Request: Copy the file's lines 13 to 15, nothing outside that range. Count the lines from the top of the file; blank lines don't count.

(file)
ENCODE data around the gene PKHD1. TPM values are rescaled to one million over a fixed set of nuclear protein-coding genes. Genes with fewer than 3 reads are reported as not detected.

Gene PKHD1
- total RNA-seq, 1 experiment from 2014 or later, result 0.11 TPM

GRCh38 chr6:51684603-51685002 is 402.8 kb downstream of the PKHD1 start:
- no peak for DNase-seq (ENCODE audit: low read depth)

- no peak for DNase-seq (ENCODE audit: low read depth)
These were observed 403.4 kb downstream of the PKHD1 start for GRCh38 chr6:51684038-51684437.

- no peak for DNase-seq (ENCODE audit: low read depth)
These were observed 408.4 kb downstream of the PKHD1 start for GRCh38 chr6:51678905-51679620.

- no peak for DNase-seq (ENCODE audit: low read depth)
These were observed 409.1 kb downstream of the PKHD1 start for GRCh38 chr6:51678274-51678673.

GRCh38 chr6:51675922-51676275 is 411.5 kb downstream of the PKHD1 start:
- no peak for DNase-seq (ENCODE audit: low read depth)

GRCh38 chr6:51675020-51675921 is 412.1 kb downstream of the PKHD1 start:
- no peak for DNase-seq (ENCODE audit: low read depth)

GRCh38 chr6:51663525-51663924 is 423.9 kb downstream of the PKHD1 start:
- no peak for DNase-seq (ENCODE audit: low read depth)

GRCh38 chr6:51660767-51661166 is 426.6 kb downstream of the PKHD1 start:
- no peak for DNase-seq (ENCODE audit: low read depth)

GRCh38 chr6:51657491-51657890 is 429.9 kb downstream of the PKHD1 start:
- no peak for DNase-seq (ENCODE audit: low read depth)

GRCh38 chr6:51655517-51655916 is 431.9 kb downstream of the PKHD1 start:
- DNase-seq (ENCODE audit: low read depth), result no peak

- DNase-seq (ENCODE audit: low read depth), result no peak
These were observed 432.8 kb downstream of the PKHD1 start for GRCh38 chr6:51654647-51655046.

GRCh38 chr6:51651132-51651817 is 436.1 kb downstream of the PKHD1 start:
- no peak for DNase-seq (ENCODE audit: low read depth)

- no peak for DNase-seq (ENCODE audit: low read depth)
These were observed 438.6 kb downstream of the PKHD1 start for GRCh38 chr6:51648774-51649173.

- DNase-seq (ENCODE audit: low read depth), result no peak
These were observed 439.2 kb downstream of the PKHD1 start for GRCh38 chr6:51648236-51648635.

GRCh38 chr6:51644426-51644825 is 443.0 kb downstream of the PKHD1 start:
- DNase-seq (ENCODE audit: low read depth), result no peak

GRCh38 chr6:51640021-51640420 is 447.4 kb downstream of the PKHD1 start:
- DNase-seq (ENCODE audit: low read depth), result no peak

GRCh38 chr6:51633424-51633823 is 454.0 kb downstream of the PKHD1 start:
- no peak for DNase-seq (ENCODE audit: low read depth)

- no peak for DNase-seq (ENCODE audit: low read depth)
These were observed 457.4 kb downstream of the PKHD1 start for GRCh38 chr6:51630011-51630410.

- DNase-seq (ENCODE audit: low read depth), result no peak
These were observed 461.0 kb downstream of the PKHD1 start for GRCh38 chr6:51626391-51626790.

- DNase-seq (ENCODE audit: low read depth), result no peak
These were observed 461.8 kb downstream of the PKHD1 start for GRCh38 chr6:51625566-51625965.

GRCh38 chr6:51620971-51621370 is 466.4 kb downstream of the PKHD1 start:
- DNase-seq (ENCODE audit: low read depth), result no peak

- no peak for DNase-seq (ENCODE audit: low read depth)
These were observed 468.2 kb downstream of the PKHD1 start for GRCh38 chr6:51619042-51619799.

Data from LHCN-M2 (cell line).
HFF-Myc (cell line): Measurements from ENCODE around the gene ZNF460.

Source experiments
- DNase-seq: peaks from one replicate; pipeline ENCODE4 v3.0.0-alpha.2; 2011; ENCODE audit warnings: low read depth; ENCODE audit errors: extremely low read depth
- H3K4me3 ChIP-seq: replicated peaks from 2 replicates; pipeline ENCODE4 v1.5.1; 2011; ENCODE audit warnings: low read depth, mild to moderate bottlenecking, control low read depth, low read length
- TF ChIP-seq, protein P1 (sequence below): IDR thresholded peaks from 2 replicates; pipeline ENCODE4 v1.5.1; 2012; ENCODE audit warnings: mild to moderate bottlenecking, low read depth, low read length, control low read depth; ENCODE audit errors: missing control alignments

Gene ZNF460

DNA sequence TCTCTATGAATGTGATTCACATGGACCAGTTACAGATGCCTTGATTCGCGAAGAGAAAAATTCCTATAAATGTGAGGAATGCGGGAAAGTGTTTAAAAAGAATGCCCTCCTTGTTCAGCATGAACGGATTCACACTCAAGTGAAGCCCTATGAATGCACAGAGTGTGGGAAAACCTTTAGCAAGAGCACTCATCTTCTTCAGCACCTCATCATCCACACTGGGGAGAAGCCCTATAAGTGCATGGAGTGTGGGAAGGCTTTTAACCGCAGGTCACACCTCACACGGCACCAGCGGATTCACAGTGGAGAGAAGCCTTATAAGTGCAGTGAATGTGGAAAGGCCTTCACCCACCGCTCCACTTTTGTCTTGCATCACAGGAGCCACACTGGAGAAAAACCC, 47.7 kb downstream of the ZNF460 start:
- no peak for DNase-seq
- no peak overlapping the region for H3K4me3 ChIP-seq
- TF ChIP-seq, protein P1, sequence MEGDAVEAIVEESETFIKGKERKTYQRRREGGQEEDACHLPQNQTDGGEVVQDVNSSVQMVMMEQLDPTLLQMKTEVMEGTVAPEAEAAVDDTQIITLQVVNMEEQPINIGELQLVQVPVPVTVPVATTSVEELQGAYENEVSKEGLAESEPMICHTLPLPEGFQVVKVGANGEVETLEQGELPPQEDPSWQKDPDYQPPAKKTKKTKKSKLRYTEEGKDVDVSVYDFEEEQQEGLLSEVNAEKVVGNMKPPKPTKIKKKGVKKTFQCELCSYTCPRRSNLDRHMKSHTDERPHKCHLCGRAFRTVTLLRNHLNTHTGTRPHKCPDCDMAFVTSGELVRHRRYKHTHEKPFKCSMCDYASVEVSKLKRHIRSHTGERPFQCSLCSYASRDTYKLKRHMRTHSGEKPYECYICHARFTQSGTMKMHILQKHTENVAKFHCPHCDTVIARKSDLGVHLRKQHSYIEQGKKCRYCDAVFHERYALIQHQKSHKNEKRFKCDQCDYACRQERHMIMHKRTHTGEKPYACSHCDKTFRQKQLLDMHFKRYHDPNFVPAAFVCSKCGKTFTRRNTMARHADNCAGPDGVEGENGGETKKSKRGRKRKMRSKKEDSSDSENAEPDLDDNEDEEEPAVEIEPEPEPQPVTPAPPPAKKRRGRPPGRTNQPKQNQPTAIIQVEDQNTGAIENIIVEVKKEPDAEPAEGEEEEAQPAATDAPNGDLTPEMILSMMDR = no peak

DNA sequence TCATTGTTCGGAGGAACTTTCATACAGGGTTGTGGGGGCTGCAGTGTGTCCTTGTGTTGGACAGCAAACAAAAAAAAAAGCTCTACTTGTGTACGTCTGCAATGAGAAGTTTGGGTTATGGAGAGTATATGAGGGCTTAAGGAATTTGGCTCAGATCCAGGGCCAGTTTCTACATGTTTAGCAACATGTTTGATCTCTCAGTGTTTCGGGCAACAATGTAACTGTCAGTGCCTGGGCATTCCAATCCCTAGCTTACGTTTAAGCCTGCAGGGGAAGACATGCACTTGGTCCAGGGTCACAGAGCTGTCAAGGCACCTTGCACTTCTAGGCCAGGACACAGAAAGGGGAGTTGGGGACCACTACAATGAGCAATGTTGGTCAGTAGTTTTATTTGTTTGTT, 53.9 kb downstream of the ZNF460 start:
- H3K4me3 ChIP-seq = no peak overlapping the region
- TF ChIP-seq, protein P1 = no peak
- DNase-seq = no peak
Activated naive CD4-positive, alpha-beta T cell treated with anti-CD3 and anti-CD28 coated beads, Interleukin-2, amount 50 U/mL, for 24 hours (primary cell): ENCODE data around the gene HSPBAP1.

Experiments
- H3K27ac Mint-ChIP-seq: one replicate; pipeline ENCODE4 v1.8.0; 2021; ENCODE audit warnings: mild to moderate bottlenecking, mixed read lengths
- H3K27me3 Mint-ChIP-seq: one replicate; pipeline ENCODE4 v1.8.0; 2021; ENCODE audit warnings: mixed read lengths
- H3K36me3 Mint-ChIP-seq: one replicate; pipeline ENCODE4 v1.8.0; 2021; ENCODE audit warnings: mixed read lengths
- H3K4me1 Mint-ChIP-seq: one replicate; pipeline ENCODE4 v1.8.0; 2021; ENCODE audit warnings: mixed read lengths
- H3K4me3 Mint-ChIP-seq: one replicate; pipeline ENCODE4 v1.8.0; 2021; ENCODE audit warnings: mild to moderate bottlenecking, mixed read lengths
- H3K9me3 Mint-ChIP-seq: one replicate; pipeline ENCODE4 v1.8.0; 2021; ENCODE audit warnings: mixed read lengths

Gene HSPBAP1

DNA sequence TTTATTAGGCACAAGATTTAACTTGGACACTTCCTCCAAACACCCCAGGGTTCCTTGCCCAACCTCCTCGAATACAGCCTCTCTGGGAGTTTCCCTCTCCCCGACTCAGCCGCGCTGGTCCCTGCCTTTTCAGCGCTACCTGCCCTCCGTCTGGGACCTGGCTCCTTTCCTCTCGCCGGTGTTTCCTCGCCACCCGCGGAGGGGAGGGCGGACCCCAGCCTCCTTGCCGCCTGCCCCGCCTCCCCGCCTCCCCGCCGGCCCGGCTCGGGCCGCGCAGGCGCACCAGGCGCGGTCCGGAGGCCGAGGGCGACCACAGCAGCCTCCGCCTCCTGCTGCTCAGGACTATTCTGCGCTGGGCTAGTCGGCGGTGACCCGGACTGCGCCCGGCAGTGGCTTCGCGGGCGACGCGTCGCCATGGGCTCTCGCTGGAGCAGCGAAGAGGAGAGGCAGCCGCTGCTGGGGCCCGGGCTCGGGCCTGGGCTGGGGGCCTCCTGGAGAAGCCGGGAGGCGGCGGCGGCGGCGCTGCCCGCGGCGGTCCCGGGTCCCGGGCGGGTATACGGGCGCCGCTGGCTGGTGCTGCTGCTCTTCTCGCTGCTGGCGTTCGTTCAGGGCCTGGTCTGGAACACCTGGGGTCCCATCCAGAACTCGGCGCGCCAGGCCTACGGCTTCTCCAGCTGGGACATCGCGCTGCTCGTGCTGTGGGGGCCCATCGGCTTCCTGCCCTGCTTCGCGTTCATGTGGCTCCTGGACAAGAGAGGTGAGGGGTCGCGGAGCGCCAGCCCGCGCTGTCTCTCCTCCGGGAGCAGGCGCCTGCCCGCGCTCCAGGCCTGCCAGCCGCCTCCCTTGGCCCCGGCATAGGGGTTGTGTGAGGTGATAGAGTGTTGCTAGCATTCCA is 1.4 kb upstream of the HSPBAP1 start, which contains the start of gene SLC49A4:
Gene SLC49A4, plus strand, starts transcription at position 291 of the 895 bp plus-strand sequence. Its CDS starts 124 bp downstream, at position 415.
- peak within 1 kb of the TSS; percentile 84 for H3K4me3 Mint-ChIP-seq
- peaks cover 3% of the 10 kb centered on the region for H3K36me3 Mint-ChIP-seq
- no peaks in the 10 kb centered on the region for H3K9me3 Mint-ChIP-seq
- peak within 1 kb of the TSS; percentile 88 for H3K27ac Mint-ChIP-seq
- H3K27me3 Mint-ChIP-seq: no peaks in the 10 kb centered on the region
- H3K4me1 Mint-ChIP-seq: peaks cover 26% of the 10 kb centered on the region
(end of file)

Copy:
- no peak for DNase-seq (ENCODE audit: low read depth)

GRCh38 chr6:51675020-51675921 is 412.1 kb downstream of the PKHD1 start:
- no peak for DNase-seq (ENCODE audit: low read depth)